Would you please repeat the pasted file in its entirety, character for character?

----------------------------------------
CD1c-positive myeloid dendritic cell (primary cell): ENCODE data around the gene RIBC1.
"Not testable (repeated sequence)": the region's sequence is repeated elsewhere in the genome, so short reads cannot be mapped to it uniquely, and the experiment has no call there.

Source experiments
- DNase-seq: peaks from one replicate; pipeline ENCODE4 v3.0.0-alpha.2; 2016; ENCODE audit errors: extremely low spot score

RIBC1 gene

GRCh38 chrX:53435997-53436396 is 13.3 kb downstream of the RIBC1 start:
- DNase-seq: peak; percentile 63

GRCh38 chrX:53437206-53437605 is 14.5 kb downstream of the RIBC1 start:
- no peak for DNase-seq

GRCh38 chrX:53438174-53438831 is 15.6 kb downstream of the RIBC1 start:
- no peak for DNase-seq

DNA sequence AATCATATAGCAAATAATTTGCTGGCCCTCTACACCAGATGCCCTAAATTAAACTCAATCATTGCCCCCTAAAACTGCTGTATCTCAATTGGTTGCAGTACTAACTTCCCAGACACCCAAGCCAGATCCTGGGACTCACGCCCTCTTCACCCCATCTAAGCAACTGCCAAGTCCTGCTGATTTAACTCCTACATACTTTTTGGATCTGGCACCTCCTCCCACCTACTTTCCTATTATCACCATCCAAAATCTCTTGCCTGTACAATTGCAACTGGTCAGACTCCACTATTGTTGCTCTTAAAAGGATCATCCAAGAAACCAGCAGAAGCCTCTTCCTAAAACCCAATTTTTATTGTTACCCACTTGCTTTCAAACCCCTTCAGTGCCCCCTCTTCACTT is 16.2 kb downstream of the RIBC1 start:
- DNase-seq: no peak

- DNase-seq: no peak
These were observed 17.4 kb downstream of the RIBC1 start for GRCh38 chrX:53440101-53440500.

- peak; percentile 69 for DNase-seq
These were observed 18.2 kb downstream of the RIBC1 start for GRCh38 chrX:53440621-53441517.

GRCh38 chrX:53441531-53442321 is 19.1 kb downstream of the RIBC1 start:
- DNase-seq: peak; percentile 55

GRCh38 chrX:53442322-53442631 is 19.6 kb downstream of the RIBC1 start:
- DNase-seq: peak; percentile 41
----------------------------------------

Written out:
CD1c-positive myeloid dendritic cell (primary cell): ENCODE data around the gene RIBC1.
"Not testable (repeated sequence)": the region's sequence is repeated elsewhere in the genome, so short reads cannot be mapped to it uniquely, and the experiment has no call there.

Source experiments
- DNase-seq: peaks from one replicate; pipeline ENCODE4 v3.0.0-alpha.2; 2016; ENCODE audit errors: extremely low spot score

RIBC1 gene

GRCh38 chrX:53435997-53436396 is 13.3 kb downstream of the RIBC1 start:
- DNase-seq: peak; percentile 63

GRCh38 chrX:53437206-53437605 is 14.5 kb downstream of the RIBC1 start:
- no peak for DNase-seq

GRCh38 chrX:53438174-53438831 is 15.6 kb downstream of the RIBC1 start:
- no peak for DNase-seq

DNA sequence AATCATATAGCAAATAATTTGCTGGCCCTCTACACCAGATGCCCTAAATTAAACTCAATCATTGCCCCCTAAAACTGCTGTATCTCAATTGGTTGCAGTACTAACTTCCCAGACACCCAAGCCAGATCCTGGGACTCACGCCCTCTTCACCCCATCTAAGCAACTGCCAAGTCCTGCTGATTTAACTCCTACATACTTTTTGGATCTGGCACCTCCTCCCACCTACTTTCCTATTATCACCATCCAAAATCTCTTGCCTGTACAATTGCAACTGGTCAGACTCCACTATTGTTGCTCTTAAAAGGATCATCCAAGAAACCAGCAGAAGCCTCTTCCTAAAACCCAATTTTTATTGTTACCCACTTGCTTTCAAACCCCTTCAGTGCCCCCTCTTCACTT is 16.2 kb downstream of the RIBC1 start:
- DNase-seq: no peak

- DNase-seq: no peak
These were observed 17.4 kb downstream of the RIBC1 start for GRCh38 chrX:53440101-53440500.

- peak; percentile 69 for DNase-seq
These were observed 18.2 kb downstream of the RIBC1 start for GRCh38 chrX:53440621-53441517.

GRCh38 chrX:53441531-53442321 is 19.1 kb downstream of the RIBC1 start:
- DNase-seq: peak; percentile 55

GRCh38 chrX:53442322-53442631 is 19.6 kb downstream of the RIBC1 start:
- DNase-seq: peak; percentile 41